ACH: The HOA & Automated Clearing House Transactions

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Guest Post by James A Bradley, MBA, LCAM (FL)

If you ever get the good fortune of working at a bank you will quickly learn that banking has more acronyms than the United States Military. Every once in a while these bank acronyms seep out into the mass public and become a part of our societal fabric, as is the case with ATM, ACH, and APR. There can be misinformation about what people think these banking instruments are, how they work, and what risks are associated. As we’ve become a marketplace that is ever more dependent upon electronic financial transactions, I thought it would be helpful to shed some light on ACH transactions within the realm of homeowners associations.

What Is ‘ACH’?

ACH stands for Automated Clearing House.

The Automated Clearing House is essentially an electronic network where individuals, businesses, financial institutions, government agencies can transmit funds electronically. In an HOA, homeowners can use this process to transmit funds to their associations.

What’s Included in an ACH?

ACH transactions carry basic transaction details such as the individual name, financial institution routing number, account number, amount and effective date for the transaction.

The ACH network allows funds to be electronically debited or credited to a company’s or individual’s deposit, saving, or even loan account. Additional payment information may be sent in expanded record formats called “addenda records.” This addenda may include payment-related information such as invoice number or shipping advice which is particularly useful for accounting departments at management companies and self-managed associations for deciphering payments that may include late charges or that may be for special assessments. Many times your association management software will sort this data to match up payments, so large batch posting and or auto-reconciliation can take place without manual assignments.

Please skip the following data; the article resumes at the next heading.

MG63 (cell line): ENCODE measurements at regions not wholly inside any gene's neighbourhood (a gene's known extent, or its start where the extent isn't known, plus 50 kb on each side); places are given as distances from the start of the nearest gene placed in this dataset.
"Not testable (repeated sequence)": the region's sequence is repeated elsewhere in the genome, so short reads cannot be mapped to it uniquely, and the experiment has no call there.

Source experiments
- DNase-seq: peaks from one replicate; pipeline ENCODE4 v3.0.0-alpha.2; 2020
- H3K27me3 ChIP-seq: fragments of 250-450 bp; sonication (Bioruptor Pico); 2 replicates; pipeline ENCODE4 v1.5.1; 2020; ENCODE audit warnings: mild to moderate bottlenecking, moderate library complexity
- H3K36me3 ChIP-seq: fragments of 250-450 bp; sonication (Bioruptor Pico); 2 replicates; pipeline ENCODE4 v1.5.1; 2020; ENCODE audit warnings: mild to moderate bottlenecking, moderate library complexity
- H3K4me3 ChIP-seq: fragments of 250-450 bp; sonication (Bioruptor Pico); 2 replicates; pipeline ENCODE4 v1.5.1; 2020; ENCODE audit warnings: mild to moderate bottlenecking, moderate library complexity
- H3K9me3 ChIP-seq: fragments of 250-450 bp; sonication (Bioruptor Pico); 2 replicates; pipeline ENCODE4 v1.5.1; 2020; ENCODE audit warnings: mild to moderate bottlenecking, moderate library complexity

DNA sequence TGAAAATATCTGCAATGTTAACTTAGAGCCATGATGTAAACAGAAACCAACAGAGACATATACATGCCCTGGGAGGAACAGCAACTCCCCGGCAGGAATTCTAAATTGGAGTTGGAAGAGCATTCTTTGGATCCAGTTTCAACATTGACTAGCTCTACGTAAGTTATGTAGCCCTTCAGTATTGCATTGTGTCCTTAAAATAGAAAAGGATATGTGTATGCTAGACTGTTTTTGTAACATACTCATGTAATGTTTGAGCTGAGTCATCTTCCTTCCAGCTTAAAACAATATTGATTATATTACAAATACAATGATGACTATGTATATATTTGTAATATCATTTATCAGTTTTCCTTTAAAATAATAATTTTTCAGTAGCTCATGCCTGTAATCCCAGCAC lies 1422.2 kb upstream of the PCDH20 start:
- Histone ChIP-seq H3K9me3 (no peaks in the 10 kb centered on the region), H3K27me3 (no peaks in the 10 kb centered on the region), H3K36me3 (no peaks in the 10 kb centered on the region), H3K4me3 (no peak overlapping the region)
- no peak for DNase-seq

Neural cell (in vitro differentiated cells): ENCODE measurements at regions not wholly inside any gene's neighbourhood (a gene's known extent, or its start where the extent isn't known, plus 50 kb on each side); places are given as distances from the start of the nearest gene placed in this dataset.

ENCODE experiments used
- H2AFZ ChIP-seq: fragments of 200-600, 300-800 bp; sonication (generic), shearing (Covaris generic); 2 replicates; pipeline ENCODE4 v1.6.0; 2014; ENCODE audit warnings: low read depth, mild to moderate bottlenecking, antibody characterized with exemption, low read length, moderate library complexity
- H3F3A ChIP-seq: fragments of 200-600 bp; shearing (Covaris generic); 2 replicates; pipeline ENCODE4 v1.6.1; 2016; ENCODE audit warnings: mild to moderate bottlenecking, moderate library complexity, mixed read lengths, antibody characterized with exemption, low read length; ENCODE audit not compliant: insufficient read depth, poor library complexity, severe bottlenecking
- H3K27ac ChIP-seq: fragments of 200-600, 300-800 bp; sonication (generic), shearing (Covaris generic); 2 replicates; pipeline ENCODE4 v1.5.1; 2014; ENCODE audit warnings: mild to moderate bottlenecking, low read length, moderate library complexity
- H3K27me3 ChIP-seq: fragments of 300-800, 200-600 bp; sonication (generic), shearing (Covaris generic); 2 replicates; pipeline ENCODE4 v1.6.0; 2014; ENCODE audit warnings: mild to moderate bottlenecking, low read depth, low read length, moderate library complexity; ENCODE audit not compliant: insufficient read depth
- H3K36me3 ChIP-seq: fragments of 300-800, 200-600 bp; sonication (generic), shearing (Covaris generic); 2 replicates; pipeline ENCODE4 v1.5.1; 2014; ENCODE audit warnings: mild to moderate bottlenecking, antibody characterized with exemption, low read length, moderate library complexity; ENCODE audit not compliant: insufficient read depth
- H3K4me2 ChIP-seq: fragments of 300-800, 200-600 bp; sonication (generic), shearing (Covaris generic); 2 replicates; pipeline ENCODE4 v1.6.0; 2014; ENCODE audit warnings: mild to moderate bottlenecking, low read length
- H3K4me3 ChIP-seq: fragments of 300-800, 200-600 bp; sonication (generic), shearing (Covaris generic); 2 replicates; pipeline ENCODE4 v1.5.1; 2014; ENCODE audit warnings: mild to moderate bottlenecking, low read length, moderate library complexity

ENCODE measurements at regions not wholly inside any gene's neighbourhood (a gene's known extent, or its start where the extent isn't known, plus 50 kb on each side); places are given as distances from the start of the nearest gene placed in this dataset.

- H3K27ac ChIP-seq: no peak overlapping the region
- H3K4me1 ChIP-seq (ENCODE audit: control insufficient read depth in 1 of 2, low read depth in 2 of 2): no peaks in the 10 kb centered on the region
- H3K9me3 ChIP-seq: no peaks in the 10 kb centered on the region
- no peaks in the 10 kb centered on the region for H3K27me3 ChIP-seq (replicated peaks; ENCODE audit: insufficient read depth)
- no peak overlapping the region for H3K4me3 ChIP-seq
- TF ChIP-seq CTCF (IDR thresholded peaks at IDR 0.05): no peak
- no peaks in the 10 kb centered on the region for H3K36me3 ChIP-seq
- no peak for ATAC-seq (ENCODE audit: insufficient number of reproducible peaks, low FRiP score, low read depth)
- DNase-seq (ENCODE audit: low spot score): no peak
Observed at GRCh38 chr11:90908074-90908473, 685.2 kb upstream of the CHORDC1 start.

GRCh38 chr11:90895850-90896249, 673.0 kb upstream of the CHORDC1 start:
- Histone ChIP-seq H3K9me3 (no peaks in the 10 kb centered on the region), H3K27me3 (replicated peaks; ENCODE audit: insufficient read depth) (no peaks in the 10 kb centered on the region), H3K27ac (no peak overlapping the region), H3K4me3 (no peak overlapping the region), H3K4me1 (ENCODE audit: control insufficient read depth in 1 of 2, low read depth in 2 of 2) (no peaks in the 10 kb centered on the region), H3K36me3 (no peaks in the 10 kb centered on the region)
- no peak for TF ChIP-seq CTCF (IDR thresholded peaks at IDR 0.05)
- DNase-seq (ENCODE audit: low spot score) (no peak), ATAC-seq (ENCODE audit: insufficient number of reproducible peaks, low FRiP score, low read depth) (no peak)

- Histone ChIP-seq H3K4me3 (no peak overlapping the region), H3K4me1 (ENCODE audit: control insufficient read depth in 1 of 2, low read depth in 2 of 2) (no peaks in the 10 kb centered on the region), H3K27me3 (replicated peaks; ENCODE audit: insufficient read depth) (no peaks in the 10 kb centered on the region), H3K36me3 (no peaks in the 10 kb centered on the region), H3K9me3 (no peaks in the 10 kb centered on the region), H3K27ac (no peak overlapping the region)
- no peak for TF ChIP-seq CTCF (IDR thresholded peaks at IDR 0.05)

Where Does It Come From?

ACH was created by a group of California bankers in the 1970’s as a response to escalating check volumes. ACH allows for two parties (a Receiver and an Originator) to electronically transfer funds throughout all 50 States, U.S. territories and Canada. Since the 1960’s and 1970’s, the baby-boom expansion in housing needs and our sprawling development patterns have made ACH highly attractive to homeowners associations and the companies that manage them.

How Does It Work?

Basically how it works in the HOA industry is: a receiver (homeowner) will authorize an Originator (HOA) and the Originator will send the request to their Originating Depository Financial Institution (ODFI) (the HOA’s Bank). This Originating Institution will consolidate the transactions and transmit them to the Receiving Depository Financial Institution (RDFI) (The homeowner’s Bank) for posting and account settlement.


You can’t have a conversation about ACH and not discuss NACHA. NACHA (National Automated Clearing House Association) is the organization that provides the rules and guidelines for efficient operation of the ACH Network. There are currently 36 regional ACH associations. NACHA forms the governing foundation for these regional associations to execute the Federal Reserve’s Mission to provide the nation with a safe and flexible monetary system and tries to design a framework that mitigates user risks.